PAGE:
Question #8 – Find the domain
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Question #8 – Find the domain
Example #5 Evaluate
Example #6 Evaluate
Example #7 Evaluate
Quiz questions! No outside help allowed
Question 1a – Evaluate exponentially
Question 1b – Evaluate exponentially
Question 2 – Evaluate logarithmically
Question 3 – Evaluate Logarithmically
Logs are another way to write exponents.
This shows ‘The common log’. When a base is left out, it is assumed to be base ‘10’
My curiousity was sparked by a Chain Rule problem, which included ln in the answer. I did not know how to handle ln. ln is ‘the natural log’. It involves a relationship with an unknown variable ‘e’, which is its base.
Some practice problems
Example #1 evaluate exponentially
Example #2 evaluate exponentially
Example#3 Evaluate Logarithmically
Example #4 Evaluate Logarithmically
Ran out of time. Using problems from West Texas A&M University
Practicing problems from UCDavis.
Note to Self: Square roots. To find the derivative of a square root, change the square root into a fraction and proceed, using the exponent rule. Ie. The derivative of the square root of x is 1/2x-1/2
According to the shown solution this answer is wrong. I should have included (-4+35x4) inside of the exponent “29”. I don’t know why I should do this. Is it because a simple version of this might look like 3(x5)2(x4)? I believe with that sort of problem I could write out 3(x5)(x4)2 and if I solve either one of those two I would get the same answer.
Lets try that:
Let x = 2
That’s not right either.
I’m going to have to do some research on this. And in the mean time make a mental note, to move the values bracketing the (u) formula to the end! Solved; See Problem 6
OK… So I answered this one wrong as well. (The correct answer is shown though..) This time I should not have pulled g’(x) inside of the exponent, like I needed to in problem #3. So what is going on here? How to do I handle exponents? Solved; See Problem 6
As a side note. I’ve learned how to “Align along = sign” How nice!
Ok. This one immediately threw me for a loop with the division AND the exponent. First things first, I was able to reduce u, leaving the inner function division free but with negative exponents. After that it was smooth flowing, except by the end of my problem, I still have three pesky negative exponents which I need to simplify out of existence.
I got this one right! And it was EASY!
Dxy Sin(x) = Cos(x)
I believe I’ve also solved the exponent trouble I was having. The trick is to simplify first when u is still a variable, and then once simplified completely, replace u
To review my knowledge of limits, I need to think back. A Limit expresses a relationship between two changing but related variables, Epsilon eand Theta strong>d.To review my understanding of limits, the limit is a variable L, which has a relationship to a secondary variable a. a is the change along the x-axis as we approach the limit, which is represented by the variable L. To think back on what I understand, the variable L is bordered on the y-axis by Epsilone. As far as limits are concerned, we are in absolute space. We do not have negative limits. So to start out, I know the limit must be greater than Zero. Both variables, Epsilon e and Theta d must be larger than Zero, or else the limit does not exist. So I can write e > 0.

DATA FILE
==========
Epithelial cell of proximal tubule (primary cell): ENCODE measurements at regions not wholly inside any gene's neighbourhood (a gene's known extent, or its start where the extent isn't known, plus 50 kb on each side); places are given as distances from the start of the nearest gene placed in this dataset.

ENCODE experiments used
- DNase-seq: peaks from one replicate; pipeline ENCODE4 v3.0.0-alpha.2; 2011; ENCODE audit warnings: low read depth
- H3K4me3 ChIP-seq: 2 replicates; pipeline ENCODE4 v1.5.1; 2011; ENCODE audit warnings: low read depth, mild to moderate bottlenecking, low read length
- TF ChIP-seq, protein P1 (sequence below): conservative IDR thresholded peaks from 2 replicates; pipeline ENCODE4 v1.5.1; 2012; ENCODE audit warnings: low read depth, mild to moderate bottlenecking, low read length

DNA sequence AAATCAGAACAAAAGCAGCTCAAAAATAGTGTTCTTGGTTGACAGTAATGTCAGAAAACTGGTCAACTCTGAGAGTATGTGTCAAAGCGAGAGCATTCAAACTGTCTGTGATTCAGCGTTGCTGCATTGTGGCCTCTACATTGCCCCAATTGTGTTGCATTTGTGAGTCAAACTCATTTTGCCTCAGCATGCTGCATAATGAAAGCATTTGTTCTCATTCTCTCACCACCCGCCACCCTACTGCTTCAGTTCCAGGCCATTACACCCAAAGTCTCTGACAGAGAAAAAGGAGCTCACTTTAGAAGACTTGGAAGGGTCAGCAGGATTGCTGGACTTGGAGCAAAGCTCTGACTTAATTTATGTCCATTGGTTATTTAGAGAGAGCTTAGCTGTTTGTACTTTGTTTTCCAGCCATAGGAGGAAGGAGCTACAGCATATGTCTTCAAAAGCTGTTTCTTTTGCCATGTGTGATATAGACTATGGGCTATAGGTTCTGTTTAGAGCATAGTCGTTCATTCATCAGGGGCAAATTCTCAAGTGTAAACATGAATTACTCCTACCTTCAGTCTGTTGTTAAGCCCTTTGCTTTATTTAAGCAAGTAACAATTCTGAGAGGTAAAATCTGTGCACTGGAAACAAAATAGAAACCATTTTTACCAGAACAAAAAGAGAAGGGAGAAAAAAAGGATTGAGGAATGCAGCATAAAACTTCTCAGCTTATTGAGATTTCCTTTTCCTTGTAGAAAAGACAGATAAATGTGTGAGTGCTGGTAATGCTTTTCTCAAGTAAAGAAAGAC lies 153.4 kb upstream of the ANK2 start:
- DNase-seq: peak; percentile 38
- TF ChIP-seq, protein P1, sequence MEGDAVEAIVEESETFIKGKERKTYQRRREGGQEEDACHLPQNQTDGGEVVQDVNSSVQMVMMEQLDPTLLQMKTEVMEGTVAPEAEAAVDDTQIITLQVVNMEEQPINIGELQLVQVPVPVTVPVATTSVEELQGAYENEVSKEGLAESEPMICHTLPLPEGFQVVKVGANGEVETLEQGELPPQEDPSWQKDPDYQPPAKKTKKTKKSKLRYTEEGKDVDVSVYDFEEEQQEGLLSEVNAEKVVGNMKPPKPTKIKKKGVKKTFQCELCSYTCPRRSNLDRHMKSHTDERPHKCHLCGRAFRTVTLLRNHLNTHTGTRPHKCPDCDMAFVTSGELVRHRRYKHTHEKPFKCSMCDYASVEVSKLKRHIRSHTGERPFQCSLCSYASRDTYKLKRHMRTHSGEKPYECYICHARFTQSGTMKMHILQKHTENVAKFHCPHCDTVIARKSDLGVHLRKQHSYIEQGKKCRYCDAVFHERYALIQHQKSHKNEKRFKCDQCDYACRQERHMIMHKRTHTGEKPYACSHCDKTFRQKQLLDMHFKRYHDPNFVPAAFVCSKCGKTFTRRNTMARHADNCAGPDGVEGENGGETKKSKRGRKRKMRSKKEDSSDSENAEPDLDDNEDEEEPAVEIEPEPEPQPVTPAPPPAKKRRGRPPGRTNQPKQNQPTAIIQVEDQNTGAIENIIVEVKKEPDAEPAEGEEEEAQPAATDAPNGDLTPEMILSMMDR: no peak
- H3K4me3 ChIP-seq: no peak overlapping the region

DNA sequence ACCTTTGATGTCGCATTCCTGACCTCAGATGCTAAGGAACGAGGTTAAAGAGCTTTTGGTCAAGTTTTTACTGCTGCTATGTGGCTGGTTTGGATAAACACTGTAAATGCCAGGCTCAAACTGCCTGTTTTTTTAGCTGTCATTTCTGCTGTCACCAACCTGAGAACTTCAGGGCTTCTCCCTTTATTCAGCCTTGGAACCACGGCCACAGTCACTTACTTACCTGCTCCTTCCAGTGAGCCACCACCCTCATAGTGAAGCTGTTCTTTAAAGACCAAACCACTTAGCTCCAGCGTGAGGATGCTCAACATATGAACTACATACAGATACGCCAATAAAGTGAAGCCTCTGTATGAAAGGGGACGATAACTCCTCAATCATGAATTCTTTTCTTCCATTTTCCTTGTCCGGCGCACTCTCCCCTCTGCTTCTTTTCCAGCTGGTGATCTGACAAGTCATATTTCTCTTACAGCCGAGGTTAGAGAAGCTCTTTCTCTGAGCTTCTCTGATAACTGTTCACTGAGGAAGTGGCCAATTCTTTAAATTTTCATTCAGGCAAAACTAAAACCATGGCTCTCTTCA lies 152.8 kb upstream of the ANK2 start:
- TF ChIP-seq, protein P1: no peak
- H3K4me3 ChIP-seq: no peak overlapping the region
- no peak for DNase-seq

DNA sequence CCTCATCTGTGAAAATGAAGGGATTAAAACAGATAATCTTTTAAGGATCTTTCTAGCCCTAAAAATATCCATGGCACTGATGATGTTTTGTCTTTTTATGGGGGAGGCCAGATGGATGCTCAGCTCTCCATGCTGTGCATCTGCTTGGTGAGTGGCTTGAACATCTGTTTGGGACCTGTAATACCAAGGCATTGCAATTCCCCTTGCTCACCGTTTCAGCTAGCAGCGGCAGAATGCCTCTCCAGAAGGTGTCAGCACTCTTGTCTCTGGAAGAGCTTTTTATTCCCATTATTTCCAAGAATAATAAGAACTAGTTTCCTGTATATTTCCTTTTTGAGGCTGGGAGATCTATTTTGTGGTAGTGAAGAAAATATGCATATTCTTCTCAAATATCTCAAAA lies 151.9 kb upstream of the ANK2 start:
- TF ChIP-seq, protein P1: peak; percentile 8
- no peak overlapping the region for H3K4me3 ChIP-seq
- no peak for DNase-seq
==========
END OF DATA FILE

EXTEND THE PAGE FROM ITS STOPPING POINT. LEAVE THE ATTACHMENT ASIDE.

The purpose of this exercise is to describe the relationship between Epsilon and Theta. So what can I write about Theta? Theta d represents the border of variable a along the x-axis. Since both Epsilon and Theta represent both sides of the border, there are absolute values.So what exactly is the relationship between our variables? L, a,e and d, as well as our line, y = f(x)
L is the limit. It is reached by x – a. Variable a is found when you look at a limit and there is an equivalency x ->a. Epsilon is a real number, greater than 0. The limit is a point on the line f(x). Epsilon deals with the y vertice, which is described as a function of f(x). So the variable x describes the location along the x-axis, and f(x) describes the location along the y-axis. Lets break this problem off into x and y axis sections. To the x axis, we will give the variables, x,a and d To the y-axis we give the variables f(x), L and Epsilon. x – a should be less than d and f(x) – L should be less than e. The reason our x and y coordinates are less than variables Epsilon and Theta, is because, the Limit is contained inside of the variables Epsilon and Theta, because they form the boundrays. Because the limit is not negative, we need to use absolute values for both of the expressed changes, x-a and f(x)-L so we would say |x-a| < d and |f(x)-L| < e .
There is only one more thing I am leaving out, which is that the limit is in positive space, so the whole thing has to be greater than 0. Back at the beginning of this essay, I stated e > 0 I could say the same thing by writing 0 < e . We can include this note about the limit being in positive space, by sticking that Zero Less Than in front of the entire expression to write. 0< |x-a| < d and |f(x)-L| < e Can I use this relationship to find Theta with a known Epsilon.
The first step is to solve the f(x)-L side, because we know what f(x) is, we know what L is and we know what Epsilon is. Using our known variables we will be able to find the values of x.
So now we have found out an exact value of variable x, it is between 2.00083 and 1.99916. x – a should give us a value for Theta
*Incase you haven’t noticed, I’m having some trouble typing out the Greek letter variables. I’ll figure that out some other time.